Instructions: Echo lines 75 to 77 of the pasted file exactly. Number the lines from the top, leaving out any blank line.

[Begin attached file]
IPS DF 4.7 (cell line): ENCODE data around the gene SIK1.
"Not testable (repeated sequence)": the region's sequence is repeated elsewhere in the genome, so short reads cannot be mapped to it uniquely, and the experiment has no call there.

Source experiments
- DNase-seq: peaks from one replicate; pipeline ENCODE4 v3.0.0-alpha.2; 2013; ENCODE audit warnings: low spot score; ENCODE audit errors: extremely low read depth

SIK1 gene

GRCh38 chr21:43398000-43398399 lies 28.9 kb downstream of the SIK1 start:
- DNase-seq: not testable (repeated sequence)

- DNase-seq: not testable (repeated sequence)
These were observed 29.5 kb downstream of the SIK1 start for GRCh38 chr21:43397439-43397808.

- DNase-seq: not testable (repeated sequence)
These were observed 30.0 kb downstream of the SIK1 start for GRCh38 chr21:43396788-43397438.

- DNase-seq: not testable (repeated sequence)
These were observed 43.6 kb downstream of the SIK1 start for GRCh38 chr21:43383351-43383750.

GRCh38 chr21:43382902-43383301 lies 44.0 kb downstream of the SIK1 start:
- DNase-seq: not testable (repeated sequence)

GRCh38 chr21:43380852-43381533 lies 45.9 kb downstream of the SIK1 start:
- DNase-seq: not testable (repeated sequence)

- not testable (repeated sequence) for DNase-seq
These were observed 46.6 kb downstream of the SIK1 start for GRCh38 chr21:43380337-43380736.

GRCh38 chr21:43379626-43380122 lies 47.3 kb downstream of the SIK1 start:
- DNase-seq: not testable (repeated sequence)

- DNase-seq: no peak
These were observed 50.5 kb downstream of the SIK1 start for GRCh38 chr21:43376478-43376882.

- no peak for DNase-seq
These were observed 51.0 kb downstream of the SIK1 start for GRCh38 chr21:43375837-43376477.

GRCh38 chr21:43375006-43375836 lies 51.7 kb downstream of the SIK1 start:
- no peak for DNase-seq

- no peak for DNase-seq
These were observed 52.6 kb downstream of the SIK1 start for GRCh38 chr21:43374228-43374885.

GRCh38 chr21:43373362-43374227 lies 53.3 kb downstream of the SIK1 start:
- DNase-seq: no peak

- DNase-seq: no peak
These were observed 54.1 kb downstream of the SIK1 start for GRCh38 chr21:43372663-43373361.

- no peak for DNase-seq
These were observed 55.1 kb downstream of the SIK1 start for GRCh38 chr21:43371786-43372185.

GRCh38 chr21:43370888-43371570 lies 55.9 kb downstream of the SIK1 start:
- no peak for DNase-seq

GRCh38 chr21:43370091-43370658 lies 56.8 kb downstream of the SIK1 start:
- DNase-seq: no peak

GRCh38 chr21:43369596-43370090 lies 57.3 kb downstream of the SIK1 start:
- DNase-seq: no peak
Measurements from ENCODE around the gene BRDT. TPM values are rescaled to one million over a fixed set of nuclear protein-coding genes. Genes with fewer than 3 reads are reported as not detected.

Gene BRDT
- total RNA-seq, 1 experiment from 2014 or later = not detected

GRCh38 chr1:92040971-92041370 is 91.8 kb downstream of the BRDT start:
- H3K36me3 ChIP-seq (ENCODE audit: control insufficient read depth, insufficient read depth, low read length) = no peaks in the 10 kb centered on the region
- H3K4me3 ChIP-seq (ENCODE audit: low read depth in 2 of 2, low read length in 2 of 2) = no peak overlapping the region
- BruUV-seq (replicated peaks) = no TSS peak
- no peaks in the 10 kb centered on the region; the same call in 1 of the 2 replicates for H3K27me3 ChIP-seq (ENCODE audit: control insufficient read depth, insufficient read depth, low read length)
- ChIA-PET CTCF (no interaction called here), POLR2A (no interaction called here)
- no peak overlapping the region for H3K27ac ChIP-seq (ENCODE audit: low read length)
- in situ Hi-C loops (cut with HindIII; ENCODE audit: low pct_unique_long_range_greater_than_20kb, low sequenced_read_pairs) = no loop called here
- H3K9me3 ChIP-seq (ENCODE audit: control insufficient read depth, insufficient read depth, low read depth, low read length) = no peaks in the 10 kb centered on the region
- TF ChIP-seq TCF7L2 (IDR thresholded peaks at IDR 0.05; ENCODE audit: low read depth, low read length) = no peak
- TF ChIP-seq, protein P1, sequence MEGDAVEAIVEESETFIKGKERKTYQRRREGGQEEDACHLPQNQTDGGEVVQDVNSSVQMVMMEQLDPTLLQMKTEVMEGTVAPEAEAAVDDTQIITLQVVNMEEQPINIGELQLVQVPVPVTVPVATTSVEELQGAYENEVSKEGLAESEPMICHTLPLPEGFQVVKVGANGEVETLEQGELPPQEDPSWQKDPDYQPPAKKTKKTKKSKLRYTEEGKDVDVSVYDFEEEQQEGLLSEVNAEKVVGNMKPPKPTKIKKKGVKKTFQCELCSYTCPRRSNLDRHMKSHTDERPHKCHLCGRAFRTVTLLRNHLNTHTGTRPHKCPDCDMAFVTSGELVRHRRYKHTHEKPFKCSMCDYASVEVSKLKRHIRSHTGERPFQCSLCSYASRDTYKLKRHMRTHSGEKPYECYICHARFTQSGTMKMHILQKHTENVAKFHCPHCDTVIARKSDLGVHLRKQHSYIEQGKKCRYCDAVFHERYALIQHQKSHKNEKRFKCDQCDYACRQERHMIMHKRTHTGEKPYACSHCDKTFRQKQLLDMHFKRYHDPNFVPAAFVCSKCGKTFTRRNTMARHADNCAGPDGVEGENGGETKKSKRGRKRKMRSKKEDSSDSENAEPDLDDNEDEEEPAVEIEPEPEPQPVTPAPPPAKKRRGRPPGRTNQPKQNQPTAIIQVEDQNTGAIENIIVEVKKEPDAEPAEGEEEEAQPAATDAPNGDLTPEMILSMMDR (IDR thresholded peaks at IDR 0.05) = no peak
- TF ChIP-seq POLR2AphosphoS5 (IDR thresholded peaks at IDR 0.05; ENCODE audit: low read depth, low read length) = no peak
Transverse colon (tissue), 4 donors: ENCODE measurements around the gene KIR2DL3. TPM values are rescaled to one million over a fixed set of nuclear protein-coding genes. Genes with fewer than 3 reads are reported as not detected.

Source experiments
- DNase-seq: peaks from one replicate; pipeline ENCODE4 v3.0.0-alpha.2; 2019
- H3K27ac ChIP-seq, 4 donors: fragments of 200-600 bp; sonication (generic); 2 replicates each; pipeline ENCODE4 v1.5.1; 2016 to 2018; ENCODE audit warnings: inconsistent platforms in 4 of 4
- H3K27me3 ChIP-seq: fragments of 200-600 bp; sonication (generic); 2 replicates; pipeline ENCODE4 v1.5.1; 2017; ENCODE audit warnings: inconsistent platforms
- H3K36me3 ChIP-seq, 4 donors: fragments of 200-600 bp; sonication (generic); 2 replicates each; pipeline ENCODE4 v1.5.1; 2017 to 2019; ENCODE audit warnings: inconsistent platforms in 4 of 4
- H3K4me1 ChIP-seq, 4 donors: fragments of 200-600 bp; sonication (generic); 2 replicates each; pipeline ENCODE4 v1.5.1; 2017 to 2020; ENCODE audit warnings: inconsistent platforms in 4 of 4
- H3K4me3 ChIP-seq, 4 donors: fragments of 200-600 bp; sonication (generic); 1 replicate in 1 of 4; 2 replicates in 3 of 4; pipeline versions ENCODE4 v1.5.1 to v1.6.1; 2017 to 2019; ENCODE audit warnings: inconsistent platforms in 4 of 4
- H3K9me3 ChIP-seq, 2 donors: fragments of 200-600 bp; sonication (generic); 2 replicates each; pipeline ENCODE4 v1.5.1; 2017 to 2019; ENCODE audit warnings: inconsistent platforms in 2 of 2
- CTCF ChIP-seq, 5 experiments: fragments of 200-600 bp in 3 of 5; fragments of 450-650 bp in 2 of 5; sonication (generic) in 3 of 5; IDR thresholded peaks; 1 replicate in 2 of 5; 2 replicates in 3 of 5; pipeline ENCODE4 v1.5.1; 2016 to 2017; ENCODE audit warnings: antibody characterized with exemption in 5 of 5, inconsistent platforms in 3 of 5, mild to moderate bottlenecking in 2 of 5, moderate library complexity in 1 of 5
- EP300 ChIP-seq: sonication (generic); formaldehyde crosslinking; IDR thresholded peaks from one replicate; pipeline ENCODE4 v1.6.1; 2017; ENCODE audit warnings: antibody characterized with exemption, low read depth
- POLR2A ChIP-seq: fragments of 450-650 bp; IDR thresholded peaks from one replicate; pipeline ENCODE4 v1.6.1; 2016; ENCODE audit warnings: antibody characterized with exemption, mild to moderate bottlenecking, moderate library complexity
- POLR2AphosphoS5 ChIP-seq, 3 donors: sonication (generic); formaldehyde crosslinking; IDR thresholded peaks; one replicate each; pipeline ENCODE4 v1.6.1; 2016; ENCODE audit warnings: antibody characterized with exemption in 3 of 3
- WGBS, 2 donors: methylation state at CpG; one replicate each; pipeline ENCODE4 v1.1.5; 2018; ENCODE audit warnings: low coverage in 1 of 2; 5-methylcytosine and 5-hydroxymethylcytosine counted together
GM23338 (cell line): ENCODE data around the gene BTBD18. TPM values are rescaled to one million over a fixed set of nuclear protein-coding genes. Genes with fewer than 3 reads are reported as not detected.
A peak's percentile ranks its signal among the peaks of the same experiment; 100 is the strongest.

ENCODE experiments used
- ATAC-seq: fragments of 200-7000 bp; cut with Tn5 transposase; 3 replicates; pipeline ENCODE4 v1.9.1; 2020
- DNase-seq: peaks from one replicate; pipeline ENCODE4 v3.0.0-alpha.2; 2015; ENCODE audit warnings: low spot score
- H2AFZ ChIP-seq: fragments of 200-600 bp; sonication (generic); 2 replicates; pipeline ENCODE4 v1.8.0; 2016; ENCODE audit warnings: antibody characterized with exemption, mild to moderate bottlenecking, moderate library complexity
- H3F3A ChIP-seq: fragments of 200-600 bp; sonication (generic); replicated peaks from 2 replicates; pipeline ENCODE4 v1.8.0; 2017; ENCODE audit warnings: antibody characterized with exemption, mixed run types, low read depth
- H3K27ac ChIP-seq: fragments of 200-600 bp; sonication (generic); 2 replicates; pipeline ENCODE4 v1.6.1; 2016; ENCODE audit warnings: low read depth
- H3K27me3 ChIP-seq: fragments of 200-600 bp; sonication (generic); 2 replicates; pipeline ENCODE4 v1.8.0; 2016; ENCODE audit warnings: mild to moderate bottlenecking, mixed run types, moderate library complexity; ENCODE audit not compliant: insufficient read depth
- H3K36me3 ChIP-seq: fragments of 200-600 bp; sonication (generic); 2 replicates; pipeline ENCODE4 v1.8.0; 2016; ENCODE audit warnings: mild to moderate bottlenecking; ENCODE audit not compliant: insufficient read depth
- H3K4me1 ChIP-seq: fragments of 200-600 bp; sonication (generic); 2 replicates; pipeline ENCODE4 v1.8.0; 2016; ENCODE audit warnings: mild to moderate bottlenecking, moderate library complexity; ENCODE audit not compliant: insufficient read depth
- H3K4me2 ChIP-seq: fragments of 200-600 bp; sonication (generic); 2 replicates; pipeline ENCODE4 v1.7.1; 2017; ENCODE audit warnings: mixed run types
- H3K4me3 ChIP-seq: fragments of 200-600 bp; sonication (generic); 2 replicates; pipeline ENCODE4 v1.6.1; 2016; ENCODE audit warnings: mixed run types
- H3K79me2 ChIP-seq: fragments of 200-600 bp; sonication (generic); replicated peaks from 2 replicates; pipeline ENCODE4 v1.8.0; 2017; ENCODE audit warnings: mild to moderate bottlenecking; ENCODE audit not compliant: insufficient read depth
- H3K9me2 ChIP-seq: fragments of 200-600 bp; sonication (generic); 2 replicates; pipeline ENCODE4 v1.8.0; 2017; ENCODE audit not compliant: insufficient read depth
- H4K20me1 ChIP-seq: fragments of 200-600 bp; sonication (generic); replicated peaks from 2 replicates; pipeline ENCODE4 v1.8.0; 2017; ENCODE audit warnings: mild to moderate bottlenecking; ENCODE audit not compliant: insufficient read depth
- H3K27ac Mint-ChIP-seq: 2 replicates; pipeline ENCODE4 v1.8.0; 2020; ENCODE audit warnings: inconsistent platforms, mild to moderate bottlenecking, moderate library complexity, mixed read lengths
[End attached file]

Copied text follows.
- DNase-seq: peaks from one replicate; pipeline ENCODE4 v3.0.0-alpha.2; 2015; ENCODE audit warnings: low spot score
- H2AFZ ChIP-seq: fragments of 200-600 bp; sonication (generic); 2 replicates; pipeline ENCODE4 v1.8.0; 2016; ENCODE audit warnings: antibody characterized with exemption, mild to moderate bottlenecking, moderate library complexity
- H3F3A ChIP-seq: fragments of 200-600 bp; sonication (generic); replicated peaks from 2 replicates; pipeline ENCODE4 v1.8.0; 2017; ENCODE audit warnings: antibody characterized with exemption, mixed run types, low read depth